yubico-piv-tool 1.4.0, Mac OS X 10.11.5

While you should generate your ssh keys on card or generate them on a sterile machine for escrow, you can also import an existing ssh key (usually found in ~/.ssh/id_rsa). Below is a walkthrough on how to do that. Be sure to import both the private and public side of your keypair; otherwise, ssh auth might not work. You should probably create an encrypted disk and chdir to that disk when changing the private key to pem form.

Private Key

Below, for the touch-policy, you can choose always, cached, or never. Setting it to always will require you to touch the YubiKey every time a nonce needs to be signed (every SSH connection for example). The entry of your PIN is still required unless you set --pin-policy to never. The cached touch-policy will cause the YubiKey to require you to touch it when a nonce needs to be signed, but it won't ask you to touch again for 15 seconds. Never will of course never require you to touch the YubiKey. The recommended setting for touch-policy is always or cached. If you choose never, then rogue programs can steal your PIN by watching keypresses as you enter it. Setting it to cached or always prevents this type of attack. If you are using a YubiKey NEO, then remove the --touch-policy option. The NEO does not support it yet. Only the YubiKey 4 and YubiKey 4 nano support --touch-policy as of this writing (December 2016).

rchapman@Macbook:~$ cd /Volumes/encrypted/
rchapman@Macbook:/Volumes/encrypted$ openssl rsa -in ~/.ssh/id_rsa -out id_rsa.pem -outform pem
Enter pass phrase for /Users/rchapman/.ssh/id_rsa:
writing RSA key

rchapman@Macbook:/Volumes/encrypted$ head -1 id_rsa.pem

rchapman@Macbook:/Volumes/encrypted$ yubico-piv-tool -a import-key --touch-policy cached -s 9a -i id_rsa.pem
Successfully imported a new private key.

rchapman@Macbook:/Volumes/encrypted$ rm id_rsa.pem

Public Key

rchapman@Macbook:/Volumes/encrypted$ ssh-keygen -e -f ~/.ssh/id_rsa.pub -m PKCS8 > id_rsa.pub.pkcs8
rchapman@Macbook:/Volumes/encrypted$ head -1 id_rsa.pub.pkcs8

rchapman@Macbook:/Volumes/encrypted$ ~/bin/yubico-piv-tool -a verify -P 123456 -a selfsign-certificate -s 9a -S "/CN=joe/O=Test/" -i id_rsa.pub.pkcs8 -o 9a-cert.pem

rchapman@Macbook:/Volumes/encrypted$ ~/bin/yubico-piv-tool -a verify -P 123456 -a import-certificate -s 9a -i 9a-cert.pem ; ~/bin/yubico-piv-tool -a status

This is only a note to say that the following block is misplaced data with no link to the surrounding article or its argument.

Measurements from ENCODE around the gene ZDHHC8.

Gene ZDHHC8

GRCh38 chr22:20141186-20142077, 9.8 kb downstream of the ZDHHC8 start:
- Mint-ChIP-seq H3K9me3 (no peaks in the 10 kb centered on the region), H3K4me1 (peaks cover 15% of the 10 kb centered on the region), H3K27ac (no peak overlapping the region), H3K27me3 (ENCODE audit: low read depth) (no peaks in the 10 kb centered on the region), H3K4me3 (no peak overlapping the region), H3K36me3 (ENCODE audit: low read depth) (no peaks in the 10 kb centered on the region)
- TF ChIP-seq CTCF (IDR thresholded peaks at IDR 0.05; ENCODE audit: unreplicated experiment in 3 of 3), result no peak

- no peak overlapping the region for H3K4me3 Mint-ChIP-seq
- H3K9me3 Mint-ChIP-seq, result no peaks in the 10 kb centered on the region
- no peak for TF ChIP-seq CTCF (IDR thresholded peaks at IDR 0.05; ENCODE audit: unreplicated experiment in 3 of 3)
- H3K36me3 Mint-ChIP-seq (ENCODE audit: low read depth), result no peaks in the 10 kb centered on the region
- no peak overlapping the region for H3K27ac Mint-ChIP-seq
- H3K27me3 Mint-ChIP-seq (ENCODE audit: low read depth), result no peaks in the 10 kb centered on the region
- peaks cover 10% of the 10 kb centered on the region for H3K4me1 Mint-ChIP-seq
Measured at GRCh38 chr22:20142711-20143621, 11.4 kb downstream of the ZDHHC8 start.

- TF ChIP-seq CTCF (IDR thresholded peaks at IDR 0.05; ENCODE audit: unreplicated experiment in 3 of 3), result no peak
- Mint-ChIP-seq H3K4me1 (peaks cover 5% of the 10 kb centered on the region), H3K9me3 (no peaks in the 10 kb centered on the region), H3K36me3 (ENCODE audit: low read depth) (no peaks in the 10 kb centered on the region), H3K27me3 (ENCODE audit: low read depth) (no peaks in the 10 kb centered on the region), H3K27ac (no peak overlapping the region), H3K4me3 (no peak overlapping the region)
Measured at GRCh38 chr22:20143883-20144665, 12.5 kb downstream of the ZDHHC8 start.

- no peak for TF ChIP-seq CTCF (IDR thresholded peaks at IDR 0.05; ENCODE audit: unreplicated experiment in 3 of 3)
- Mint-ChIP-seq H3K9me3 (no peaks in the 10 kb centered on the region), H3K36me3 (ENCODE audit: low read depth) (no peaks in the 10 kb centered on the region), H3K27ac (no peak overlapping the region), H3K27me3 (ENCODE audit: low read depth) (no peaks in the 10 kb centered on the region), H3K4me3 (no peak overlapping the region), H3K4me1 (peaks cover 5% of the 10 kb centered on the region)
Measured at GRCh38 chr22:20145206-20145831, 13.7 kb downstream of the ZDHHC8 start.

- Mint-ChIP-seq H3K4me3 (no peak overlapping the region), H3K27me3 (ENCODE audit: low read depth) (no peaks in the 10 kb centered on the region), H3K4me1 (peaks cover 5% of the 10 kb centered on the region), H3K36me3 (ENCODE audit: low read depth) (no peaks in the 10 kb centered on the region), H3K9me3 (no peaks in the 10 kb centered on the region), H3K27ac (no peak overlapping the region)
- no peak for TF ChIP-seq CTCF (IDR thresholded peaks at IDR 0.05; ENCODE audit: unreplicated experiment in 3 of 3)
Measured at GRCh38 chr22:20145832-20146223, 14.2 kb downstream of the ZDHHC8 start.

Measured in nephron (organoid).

Successfully verified PIN.
Successfully imported a new certificate.
CHUID:  3019...fe00
CCC:    f015...fe00
Slot 9a:
    Algorithm:     RSA2048
    Subject DN:    CN=joe, O=Test
    Issuer DN:     CN=joe, O=Test
    Fingerprint:   cf...46
    Not Before:    Jun 20 19:13:41 2016 GMT
    Not After:     Jun 20 19:13:41 2017 GMT
PIN tries left:   15

Move .ssh/id_rsa and restart ssh-agent (otherwise it will be cached by the agent)

rchapman@Macbook:/Volumes/encrypted$ cd ~/.ssh
rchapman@Macbook:~/.ssh$ mv id_rsa ..
rchapman@Macbook:~/.ssh$ pkill ssh-agent
rchapman@Macbook:~/.ssh$ sudo launchctl start org.openbsd.ssh-agent

Set PIN and PIN Retries

You should change the user PIN as well as the PIN Unlock Code (PUK) if you have not already. The YubiKey NEO asks for the PIN every time it signs a nonce (to log you into a ssh server). If you enter the PIN wrong a number of times (3 by default), then the PIN will be locked. You can then use the PUK to unlock the PIN. If you enter the PUK wrong a number of times (again, 3 by default), then the PIV applet will bulk erase it's memory, causing your private keys and certificates to be lost. At that point, you have to reset the PIV applet and re-populate the certs and private keys.

To change the PIN and PUK retries from 3 to 15:

rchapman@Macbook:~$ unset HISTFILE
rchapman@Macbook:~$ ~/bin/yubico-piv-tool -a verify -P 123456 -a pin-retries --pin-retries 15 --puk-retries 15

Note that this step will also set the PIN and PUK codes back to factory default, so you'll need to change your PIN/PUK codes after doing this step if you already had PIN/PUK codes set.

To change the PIN and PUK:
In this example, we are changing the PIN from the default value of 123456 to 987600 and the PUK from the default of 12345678 to 98761234

rchapman@Macbook:~$ ~/bin/yubico-piv-tool -a change-pin --pin 123456 --new-pin=987600
rchapman@Macbook:~$ ~/bin/yubico-piv-tool -a change-puk --pin 12345678 --new-pin=98761234

Change the Management Key

Most security professionals would say you should change the management key as well. This is a 24 byte key which resides in slot 9B. If you forget it, you can still reset the PIV applet, which will reset the PIN, PUK, and 9B key back to defaults.

rchapman@Macbook:~$ ~/bin/yubico-piv-tool -a set-mgm-key -n 123456789012345678901234567890123456789012345678
Logout and log back in, then make sure the PIN, PUK and management key are not in ~/.bash_history

Require Touching the YubiKey for Signing

Requiring the YubiKey to be touched before it will sign a nonce improves security as it prevents a program from caching the PIN and re-presenting it. An example of a program that does this is OpenVPN with PKCS11 turned on.

Key Escrow

If you want to encrypt the private key for storage in escrow:

rchapman@Macbook:~$ cat ~/id_rsa | gpg --symmetric | base64

One place where you could store the encrypted base-64 encoded private key would be the password field of a password manager like 1Password.
To decrypt it later:

echo "base64string" | base64 -D | gpg --decrypt

Last steps

Later, when you are sure you are happy with the encrypted version of the file, remove your private key from your workstation (after all, the reason for putting your private key on a hardware token is to prevent someone from stealing it off disk).

rm ~/id_rsa id_rsa.pem